Home Minister Asaduzzaman Khan sought to calm escalating security fears in the country, denying the jihadist group was behind the murder on Monday night and describing it as an “isolated incident”.
“We have only heard about Isis in Bangladesh but we haven't found any of them,” Khan told reporters.
Cesare Tavella was shot three times on Monday night by attackers who fled on a motorcycle. No arrests have been made.
IS claimed “a security detachment” tracked and killed the 50-year-old with “silenced weapons” in Dhaka's Gulshan district. If the claim is verified, it would be the group's first attack inside Bangladesh.
The minister tried to reassure those living in the capital's diplomatic quarter, saying security was sufficient. “There is nothing to worry about,” he said.
But in an updated advisory Tuesday, the British Foreign Office (ministry) warned its officials against attending gatherings of Westerners in Bangladesh, saying there was “reliable information” that militants may be planning to target Western interests.
“A number of international schools and expatriate clubs have closed for the day on September 29th as a precaution,” the ministry also said on its website.
“You should be particularly vigilant at this time.”
The US embassy on Monday said its diplomats would be barred from attending international hotels and other such gatherings and advised its citizens to follow suit.
Other countries also issued warnings including Italy, which confirmed the charity worker's death and advised nationals “to limit their movements” in Bangladesh.
The attack came a day after Cricket Australia said it was delaying its departure to Bangladesh for an October tour due to Canberra's fears that militants may be planning to target Australian interests.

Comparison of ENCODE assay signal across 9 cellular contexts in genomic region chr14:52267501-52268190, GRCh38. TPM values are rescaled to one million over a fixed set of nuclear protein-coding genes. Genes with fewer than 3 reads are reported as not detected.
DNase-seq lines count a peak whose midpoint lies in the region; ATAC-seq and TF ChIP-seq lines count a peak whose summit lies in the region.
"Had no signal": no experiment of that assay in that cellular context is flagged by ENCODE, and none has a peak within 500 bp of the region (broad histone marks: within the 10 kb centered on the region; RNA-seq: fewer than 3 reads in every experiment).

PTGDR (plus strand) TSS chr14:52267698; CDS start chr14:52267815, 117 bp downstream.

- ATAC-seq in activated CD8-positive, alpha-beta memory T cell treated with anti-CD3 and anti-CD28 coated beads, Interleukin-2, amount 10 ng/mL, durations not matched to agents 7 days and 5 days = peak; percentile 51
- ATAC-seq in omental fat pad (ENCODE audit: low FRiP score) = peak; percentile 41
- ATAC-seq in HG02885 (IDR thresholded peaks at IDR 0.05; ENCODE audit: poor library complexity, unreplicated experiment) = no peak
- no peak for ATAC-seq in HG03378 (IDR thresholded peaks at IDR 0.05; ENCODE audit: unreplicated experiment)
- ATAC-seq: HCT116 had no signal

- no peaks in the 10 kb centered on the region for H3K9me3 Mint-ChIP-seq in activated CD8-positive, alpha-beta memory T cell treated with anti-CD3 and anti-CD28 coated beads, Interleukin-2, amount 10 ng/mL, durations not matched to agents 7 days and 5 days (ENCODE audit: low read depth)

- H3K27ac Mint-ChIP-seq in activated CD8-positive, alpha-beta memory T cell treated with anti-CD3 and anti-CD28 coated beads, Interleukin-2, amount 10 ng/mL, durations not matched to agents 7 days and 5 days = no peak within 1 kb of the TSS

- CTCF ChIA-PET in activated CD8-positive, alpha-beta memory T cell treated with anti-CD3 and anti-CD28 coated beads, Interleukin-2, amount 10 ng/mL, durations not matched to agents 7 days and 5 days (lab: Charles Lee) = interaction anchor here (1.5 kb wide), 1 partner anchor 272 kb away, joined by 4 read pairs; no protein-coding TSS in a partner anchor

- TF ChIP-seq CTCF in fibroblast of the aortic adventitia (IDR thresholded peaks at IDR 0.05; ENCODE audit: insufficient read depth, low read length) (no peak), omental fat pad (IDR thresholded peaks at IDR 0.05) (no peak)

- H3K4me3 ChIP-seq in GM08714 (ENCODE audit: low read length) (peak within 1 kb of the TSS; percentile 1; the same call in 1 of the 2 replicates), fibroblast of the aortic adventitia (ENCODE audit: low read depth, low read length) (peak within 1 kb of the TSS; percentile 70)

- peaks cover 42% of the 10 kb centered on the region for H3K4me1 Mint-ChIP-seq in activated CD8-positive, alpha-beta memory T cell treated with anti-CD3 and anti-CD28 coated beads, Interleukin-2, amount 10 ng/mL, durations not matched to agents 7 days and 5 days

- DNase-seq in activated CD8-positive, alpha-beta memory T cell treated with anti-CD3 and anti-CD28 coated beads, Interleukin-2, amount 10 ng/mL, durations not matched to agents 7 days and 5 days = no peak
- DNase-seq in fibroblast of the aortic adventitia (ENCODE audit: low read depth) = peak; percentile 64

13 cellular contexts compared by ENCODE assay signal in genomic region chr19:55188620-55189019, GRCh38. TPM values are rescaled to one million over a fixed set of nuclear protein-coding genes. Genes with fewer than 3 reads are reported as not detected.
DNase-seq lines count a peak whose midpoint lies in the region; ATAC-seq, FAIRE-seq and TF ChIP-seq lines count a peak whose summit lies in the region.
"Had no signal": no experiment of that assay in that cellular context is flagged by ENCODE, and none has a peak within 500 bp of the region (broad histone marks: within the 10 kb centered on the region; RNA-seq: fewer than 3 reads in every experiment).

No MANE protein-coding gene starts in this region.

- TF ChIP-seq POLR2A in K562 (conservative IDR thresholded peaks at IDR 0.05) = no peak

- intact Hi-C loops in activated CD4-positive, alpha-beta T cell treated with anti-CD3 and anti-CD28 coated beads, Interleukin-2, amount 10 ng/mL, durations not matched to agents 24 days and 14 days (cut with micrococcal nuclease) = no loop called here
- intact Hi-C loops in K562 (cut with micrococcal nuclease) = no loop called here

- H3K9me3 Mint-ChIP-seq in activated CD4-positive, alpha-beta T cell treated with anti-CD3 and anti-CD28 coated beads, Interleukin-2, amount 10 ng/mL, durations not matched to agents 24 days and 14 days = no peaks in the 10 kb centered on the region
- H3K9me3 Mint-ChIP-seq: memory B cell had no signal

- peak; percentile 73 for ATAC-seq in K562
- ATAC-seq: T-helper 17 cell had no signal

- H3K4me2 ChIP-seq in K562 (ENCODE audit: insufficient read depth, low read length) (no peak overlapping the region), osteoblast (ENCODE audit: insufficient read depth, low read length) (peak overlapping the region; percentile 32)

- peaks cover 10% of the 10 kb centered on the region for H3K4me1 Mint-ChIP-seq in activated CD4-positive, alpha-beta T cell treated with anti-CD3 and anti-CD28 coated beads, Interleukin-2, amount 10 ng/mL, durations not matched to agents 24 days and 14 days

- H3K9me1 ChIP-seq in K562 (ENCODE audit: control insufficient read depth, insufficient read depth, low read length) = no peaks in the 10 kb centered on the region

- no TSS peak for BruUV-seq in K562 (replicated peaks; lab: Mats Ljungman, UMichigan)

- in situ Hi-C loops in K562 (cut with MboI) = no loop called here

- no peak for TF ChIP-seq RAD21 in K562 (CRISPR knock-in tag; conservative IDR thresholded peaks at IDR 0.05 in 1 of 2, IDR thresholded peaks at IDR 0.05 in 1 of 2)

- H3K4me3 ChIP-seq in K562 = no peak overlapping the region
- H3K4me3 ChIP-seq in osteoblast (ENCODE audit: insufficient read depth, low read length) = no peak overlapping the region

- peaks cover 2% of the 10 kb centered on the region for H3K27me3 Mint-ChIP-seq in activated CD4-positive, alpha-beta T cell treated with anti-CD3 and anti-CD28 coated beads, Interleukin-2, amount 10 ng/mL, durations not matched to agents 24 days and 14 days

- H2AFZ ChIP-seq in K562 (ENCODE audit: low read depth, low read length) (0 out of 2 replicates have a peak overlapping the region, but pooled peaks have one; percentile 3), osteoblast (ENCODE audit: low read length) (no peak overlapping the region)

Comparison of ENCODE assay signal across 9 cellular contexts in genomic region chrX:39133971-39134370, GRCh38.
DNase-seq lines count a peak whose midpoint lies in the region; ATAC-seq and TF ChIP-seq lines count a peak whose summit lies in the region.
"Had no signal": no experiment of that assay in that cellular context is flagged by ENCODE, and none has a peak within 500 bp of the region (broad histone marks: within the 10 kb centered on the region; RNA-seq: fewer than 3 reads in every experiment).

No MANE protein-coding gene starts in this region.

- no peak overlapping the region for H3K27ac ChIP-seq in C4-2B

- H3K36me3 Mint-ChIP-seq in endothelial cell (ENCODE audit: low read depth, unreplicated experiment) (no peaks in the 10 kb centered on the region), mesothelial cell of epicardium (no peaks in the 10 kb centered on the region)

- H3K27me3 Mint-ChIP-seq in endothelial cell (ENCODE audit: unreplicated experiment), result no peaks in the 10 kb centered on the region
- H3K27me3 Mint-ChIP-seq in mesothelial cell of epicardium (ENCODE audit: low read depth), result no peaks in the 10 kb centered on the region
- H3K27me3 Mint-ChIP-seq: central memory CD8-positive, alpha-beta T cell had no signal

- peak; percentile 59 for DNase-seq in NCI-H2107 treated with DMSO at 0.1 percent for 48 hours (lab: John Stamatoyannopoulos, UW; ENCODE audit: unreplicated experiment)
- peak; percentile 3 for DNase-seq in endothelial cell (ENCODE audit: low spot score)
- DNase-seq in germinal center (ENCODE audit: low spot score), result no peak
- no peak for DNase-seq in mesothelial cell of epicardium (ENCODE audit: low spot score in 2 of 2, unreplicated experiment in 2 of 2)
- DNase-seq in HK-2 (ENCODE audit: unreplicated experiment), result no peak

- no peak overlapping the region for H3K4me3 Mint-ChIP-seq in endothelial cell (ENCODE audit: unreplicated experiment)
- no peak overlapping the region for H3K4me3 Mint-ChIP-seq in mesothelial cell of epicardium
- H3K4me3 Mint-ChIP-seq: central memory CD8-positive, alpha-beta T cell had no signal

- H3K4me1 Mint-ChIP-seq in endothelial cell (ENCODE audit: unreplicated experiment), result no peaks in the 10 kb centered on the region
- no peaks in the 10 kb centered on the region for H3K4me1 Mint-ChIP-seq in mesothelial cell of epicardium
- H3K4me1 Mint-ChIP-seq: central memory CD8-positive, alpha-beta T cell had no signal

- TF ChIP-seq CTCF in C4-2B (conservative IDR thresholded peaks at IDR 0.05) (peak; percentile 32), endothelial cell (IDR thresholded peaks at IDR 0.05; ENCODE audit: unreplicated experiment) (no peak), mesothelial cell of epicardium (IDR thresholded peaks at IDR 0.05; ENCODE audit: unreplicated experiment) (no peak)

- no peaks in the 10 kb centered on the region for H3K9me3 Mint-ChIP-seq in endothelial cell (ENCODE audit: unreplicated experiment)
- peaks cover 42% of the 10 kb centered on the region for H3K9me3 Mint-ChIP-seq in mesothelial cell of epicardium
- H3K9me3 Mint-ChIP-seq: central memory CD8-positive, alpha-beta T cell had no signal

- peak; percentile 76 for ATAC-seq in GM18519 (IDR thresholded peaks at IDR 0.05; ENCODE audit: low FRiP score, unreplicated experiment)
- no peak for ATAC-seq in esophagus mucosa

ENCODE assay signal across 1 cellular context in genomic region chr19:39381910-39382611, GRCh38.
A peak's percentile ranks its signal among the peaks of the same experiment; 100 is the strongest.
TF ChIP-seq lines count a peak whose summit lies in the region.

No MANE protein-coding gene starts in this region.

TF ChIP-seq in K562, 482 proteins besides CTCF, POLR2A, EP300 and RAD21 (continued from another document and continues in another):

Cricket Australia said it was seeking assurances from its Bangladesh counterpart before going ahead with the trip.
Bangladesh prides itself on being a mainly moderate Muslim country. But the gruesome killings of four atheist bloggers this year rocked the country and sparked a crackdown on local hardline Islamist groups.
Bangladesh authorities were initially criticized for failing to protect bloggers, most of whom are living in fear.
Police arrested the leader of banned local hardline Islamic group Ansarullah Bangla Team over the blogger killings, which sparked an international outcry.
Police were also investigating claims that Al-Qaeda in the Indian Subcontinent was behind the machete murders of the bloggers, whose writings were deemed blasphemous.
But security experts said there was no clear motive for the killing of Tavella, a programme manager for Netherlands-based church group ICCO Cooperation which focuses on global food security and economic development.
“Cesare was a hard-working professional, committed to help the people of Bangladesh,” the group said in a statement on its website.
“He was respected and loved by all his team members in the country office and field offices around the country.”